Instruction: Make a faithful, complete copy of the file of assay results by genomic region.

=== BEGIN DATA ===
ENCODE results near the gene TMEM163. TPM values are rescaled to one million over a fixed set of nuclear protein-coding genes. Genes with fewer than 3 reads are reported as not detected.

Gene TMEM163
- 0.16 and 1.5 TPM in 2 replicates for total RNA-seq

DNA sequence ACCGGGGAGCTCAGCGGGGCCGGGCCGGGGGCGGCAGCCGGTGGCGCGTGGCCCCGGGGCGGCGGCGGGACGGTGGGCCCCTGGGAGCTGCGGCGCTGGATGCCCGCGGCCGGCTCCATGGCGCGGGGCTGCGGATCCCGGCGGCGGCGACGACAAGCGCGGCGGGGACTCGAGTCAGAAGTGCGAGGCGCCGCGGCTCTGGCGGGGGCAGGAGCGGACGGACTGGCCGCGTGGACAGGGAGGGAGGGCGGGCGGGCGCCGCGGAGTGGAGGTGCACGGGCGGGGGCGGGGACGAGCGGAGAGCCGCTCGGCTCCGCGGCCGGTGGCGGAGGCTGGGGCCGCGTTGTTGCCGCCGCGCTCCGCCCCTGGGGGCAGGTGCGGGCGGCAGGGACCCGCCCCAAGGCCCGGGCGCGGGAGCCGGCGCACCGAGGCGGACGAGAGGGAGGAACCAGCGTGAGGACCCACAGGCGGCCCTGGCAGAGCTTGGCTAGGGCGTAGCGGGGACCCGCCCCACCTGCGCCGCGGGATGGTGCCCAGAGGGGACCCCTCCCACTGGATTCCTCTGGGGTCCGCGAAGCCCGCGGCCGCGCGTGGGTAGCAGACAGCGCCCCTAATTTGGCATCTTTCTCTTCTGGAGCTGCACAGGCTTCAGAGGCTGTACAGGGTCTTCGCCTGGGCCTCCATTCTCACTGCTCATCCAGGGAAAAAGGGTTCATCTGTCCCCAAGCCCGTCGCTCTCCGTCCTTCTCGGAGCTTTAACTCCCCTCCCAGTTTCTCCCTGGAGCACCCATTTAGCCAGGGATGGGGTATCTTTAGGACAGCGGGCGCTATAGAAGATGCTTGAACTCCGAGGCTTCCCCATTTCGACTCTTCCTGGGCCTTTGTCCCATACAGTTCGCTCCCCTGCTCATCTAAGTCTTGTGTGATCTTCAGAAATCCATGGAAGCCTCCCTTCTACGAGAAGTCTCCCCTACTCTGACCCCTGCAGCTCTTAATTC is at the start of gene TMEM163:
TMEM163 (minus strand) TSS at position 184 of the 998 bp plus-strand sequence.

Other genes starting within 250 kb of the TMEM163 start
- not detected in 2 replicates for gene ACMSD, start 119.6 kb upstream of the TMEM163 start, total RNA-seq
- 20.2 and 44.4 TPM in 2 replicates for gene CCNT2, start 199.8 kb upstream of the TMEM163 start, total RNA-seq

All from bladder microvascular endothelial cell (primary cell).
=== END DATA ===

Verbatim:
ENCODE results near the gene TMEM163. TPM values are rescaled to one million over a fixed set of nuclear protein-coding genes. Genes with fewer than 3 reads are reported as not detected.

Gene TMEM163
- 0.16 and 1.5 TPM in 2 replicates for total RNA-seq

DNA sequence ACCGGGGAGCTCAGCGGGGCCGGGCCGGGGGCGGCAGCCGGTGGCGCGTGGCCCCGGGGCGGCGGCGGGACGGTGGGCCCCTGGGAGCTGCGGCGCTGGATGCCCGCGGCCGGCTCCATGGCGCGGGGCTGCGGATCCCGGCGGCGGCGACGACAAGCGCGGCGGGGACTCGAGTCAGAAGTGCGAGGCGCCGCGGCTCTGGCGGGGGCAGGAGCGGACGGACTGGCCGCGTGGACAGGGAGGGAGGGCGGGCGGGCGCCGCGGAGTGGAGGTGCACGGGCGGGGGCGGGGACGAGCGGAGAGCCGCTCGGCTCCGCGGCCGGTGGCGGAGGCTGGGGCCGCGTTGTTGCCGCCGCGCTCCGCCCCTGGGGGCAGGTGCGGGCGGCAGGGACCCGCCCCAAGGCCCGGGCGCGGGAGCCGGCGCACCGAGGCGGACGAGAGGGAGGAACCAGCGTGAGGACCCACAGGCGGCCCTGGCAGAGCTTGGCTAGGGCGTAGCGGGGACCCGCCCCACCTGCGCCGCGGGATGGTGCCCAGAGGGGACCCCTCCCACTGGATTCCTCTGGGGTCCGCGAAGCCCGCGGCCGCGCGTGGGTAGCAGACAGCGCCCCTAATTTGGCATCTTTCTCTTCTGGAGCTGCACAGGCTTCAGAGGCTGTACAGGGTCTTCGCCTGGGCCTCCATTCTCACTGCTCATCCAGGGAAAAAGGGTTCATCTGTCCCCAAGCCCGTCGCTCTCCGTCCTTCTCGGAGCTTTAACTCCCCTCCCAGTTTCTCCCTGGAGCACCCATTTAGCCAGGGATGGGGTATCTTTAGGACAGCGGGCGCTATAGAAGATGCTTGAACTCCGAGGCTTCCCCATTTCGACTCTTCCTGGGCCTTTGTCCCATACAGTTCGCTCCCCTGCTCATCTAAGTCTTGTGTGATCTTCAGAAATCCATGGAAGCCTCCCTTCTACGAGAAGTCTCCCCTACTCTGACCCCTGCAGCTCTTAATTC is at the start of gene TMEM163:
TMEM163 (minus strand) TSS at position 184 of the 998 bp plus-strand sequence.

Other genes starting within 250 kb of the TMEM163 start
- not detected in 2 replicates for gene ACMSD, start 119.6 kb upstream of the TMEM163 start, total RNA-seq
- 20.2 and 44.4 TPM in 2 replicates for gene CCNT2, start 199.8 kb upstream of the TMEM163 start, total RNA-seq

All from bladder microvascular endothelial cell (primary cell).